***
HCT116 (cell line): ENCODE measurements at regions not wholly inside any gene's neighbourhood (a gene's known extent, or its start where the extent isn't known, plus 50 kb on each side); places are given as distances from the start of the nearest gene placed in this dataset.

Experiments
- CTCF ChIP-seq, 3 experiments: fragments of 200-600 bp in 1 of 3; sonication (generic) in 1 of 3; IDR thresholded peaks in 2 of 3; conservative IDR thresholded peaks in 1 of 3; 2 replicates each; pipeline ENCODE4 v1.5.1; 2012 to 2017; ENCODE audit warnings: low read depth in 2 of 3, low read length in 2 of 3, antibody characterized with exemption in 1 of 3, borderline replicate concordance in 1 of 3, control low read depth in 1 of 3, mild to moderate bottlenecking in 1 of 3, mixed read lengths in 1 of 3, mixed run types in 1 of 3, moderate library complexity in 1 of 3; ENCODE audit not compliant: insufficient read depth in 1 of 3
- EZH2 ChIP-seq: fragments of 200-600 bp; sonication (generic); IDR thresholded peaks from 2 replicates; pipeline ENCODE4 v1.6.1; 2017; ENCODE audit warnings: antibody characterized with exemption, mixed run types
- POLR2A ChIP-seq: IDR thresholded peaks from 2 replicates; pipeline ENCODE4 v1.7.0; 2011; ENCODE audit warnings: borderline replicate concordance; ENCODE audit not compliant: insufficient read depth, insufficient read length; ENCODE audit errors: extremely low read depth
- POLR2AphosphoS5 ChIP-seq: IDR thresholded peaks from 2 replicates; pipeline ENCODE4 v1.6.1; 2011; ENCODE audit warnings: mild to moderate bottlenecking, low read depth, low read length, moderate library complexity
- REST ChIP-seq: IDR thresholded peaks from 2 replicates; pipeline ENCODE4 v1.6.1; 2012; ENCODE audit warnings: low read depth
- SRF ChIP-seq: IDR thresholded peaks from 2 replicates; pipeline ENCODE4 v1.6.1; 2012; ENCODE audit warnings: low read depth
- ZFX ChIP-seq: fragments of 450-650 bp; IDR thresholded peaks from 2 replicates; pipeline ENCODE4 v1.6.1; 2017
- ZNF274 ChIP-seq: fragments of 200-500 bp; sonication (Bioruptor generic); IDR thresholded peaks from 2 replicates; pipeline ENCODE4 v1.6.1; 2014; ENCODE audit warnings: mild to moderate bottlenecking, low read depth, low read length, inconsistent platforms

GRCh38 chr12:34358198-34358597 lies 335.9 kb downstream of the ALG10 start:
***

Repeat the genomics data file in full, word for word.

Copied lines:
HCT116 (cell line): ENCODE measurements at regions not wholly inside any gene's neighbourhood (a gene's known extent, or its start where the extent isn't known, plus 50 kb on each side); places are given as distances from the start of the nearest gene placed in this dataset.

Experiments
- CTCF ChIP-seq, 3 experiments: fragments of 200-600 bp in 1 of 3; sonication (generic) in 1 of 3; IDR thresholded peaks in 2 of 3; conservative IDR thresholded peaks in 1 of 3; 2 replicates each; pipeline ENCODE4 v1.5.1; 2012 to 2017; ENCODE audit warnings: low read depth in 2 of 3, low read length in 2 of 3, antibody characterized with exemption in 1 of 3, borderline replicate concordance in 1 of 3, control low read depth in 1 of 3, mild to moderate bottlenecking in 1 of 3, mixed read lengths in 1 of 3, mixed run types in 1 of 3, moderate library complexity in 1 of 3; ENCODE audit not compliant: insufficient read depth in 1 of 3
- EZH2 ChIP-seq: fragments of 200-600 bp; sonication (generic); IDR thresholded peaks from 2 replicates; pipeline ENCODE4 v1.6.1; 2017; ENCODE audit warnings: antibody characterized with exemption, mixed run types
- POLR2A ChIP-seq: IDR thresholded peaks from 2 replicates; pipeline ENCODE4 v1.7.0; 2011; ENCODE audit warnings: borderline replicate concordance; ENCODE audit not compliant: insufficient read depth, insufficient read length; ENCODE audit errors: extremely low read depth
- POLR2AphosphoS5 ChIP-seq: IDR thresholded peaks from 2 replicates; pipeline ENCODE4 v1.6.1; 2011; ENCODE audit warnings: mild to moderate bottlenecking, low read depth, low read length, moderate library complexity
- REST ChIP-seq: IDR thresholded peaks from 2 replicates; pipeline ENCODE4 v1.6.1; 2012; ENCODE audit warnings: low read depth
- SRF ChIP-seq: IDR thresholded peaks from 2 replicates; pipeline ENCODE4 v1.6.1; 2012; ENCODE audit warnings: low read depth
- ZFX ChIP-seq: fragments of 450-650 bp; IDR thresholded peaks from 2 replicates; pipeline ENCODE4 v1.6.1; 2017
- ZNF274 ChIP-seq: fragments of 200-500 bp; sonication (Bioruptor generic); IDR thresholded peaks from 2 replicates; pipeline ENCODE4 v1.6.1; 2014; ENCODE audit warnings: mild to moderate bottlenecking, low read depth, low read length, inconsistent platforms

GRCh38 chr12:34358198-34358597 lies 335.9 kb downstream of the ALG10 start: